In the early 2000s, the European Medicines Agency (EMA) and the United States Food and Drug Administration (US-FDA) both highlighted the lack of paediatric drug development and developed incentive policies to try to fill this gap. For instance, during the 2006 – 2015 period, the EMA developed an inventory of more than 350 active substances corresponding to paediatric needs . In parallel, US-FDA also established its own list of paediatric drug development priorities . However, despite the EMA paediatric-use marketing authorisation (PUMA), the US-FDA best pharmaceuticals for children act (BPCA) and the US-FDA paediatric research equity act (PREA) incentive regulations, many old drugs commonly used in paediatric therapy still lack age-appropriate formulations or pharmacokinetic, efficacy and safety data supporting their use . About one-fifth (n=80/353) of the 355 “paediatric needs” listed by the EMA concerned active substances belonging to the WHO list of essential medicines for children (regardless of the indication) and about one-half (n=196/353) mentioned the need for an age-appropriate formulation (regardless of the route of administration).
Prescribing off-label or unlicensed drugs is a common practice in hospital with varying rates according to the patient’s age and the prescribing physician’s specialty . Published clinical studies often justify the use of an active substance on the basis of a demonstrated benefit/risk ratio in a specific population. However, it must be remembered that off-label use and use of unlicensed or age-inappropriate drugs has also been reported to be detrimental . The paediatric population comprises several age groups (i. e. neonates, infants, children and adolescents) that account for pharmacokinetic and pharmacodynamics variability, which must always be considered when interpreting the results of clinical studies. The use of extemporaneously compounded and non-standardised drugs may also be responsible for between-subject or between-study pharmacological variability depending on the Biopharmaceutical Classification System (BCS) class of the active substance. For instance, crushed tablets, suspension or solution of the same BCS class II active substance will probably neither have the same pharmacokinetics nor the same efficacy . Hospital pharmacists may therefore play a key role in providing quality standardised drugs to treat paediatric patients – the first step to improve the quality of pharmaceutical care – and studying their pharmacokinetics, efficacy and safety. In the present issue, two articles address optimisation of the treatment of eosinophilic oesophagitis with a budesonide suspension or solution. It is noteworthy that some clinical studies reporting the efficacy of budesonide have confused the sucralose excipient with the food grade sweetener SplendaTM (1 % sucralose in maltodextrins), which may lead to over-exposure of children to sucralose and loss of the viscosity property due to the absence of maltodextrins. This illustrates the need for a full description, standardisation and study of formulas to clearly establish a reference formula and obtain comparable results during clinical studies and uses.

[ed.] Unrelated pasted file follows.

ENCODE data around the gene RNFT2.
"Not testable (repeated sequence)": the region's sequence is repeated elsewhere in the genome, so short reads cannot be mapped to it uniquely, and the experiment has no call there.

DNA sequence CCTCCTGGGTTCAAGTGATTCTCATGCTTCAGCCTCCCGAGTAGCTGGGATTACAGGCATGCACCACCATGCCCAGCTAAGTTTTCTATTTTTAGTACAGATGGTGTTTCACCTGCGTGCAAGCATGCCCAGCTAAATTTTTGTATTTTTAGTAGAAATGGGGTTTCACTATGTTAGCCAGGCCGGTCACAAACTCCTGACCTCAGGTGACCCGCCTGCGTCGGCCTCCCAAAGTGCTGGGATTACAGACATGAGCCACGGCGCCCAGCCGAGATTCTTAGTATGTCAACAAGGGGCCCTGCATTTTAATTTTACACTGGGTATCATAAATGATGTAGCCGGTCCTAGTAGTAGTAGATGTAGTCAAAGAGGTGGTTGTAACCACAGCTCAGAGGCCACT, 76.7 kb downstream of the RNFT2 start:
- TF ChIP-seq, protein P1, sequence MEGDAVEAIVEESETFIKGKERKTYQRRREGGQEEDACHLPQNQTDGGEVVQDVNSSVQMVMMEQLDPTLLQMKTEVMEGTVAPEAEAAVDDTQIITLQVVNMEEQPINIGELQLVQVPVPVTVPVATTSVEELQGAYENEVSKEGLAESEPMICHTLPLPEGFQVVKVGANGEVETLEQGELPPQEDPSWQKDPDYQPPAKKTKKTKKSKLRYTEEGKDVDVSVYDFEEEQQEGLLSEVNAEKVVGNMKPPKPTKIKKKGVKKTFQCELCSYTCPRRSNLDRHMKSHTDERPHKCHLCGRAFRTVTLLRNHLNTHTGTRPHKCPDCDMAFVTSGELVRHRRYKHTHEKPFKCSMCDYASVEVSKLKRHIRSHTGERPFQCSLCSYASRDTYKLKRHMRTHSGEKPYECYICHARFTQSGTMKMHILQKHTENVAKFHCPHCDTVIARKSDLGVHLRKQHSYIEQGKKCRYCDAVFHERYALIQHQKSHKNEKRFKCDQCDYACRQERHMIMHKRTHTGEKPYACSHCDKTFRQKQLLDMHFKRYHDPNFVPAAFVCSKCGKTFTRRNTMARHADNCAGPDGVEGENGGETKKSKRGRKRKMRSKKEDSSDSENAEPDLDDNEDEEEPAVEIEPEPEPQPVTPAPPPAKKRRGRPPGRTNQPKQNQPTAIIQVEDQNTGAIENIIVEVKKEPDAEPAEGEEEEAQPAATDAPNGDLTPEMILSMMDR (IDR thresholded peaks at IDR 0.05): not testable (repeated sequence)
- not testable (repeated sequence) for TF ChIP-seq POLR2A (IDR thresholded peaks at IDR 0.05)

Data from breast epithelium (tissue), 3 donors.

Designing an age-appropriate dosage form is not a simple process, as palatability and stability probably remain the most challenging issues for hospital pharmacists. Liquid oral forms may be preferred to solid oral forms to facilitate accurate administration of a dose to patients with widely varying ages and weights, especially suspensions and solutions (with advantages and disadvantages for both forms). A quality-by-design approach is usually chosen to carefully select excipients and limit their number according to “Keep It Safe and Simple” (KISS) compounding. This is particularly true for paediatric formulations in view of the toxicity of certain excipients in this population . In this issue, a dexamethasone suspension and a fluconazole suspensions were designed by means of this approach with special focus on avoiding exposure of children to commercial products that use harmful (e. g. ethanol) or potentially harmful excipients (e. g. parahydroxybenzoate), illustrating the major role played by hospital pharmacists in the selection of the safest excipients. You will also find in this issue an opinion paper dealing with the development and the preparation of suspension that reports the main challenges facing the hospital pharmacist in designing age-appropriate suspensions.